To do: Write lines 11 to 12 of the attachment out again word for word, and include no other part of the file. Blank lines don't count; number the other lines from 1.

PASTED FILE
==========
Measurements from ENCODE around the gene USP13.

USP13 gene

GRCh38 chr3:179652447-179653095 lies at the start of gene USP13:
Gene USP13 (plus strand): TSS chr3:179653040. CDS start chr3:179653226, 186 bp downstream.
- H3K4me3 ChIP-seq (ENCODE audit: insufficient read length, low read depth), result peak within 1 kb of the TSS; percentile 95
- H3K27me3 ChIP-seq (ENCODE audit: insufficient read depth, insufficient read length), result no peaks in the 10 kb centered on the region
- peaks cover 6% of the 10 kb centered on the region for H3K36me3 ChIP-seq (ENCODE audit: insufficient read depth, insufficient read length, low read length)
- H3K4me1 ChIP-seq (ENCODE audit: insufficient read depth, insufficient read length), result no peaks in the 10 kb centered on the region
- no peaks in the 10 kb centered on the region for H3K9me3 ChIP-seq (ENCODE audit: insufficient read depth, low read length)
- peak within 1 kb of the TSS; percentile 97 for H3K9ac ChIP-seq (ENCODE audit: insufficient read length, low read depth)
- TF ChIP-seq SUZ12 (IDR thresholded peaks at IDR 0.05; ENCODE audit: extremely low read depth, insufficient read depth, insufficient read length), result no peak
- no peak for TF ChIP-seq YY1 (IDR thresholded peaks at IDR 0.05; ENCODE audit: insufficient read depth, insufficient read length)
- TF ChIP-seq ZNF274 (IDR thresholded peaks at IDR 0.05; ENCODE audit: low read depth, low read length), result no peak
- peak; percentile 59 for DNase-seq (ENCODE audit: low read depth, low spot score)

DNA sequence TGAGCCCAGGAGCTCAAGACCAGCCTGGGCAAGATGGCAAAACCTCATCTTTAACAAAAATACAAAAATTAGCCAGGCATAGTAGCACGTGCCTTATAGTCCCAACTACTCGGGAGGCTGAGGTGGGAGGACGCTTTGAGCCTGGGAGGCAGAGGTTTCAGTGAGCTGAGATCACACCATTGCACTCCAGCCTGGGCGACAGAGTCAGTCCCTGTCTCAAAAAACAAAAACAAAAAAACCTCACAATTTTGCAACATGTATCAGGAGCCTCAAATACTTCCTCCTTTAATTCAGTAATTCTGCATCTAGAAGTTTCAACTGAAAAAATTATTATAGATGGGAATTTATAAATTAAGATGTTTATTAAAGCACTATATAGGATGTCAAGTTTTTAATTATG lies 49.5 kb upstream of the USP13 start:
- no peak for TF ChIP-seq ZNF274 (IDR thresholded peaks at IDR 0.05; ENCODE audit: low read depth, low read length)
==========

- TF ChIP-seq SUZ12 (IDR thresholded peaks at IDR 0.05; ENCODE audit: extremely low read depth, insufficient read depth, insufficient read length), result no peak
- no peak for TF ChIP-seq YY1 (IDR thresholded peaks at IDR 0.05; ENCODE audit: insufficient read depth, insufficient read length)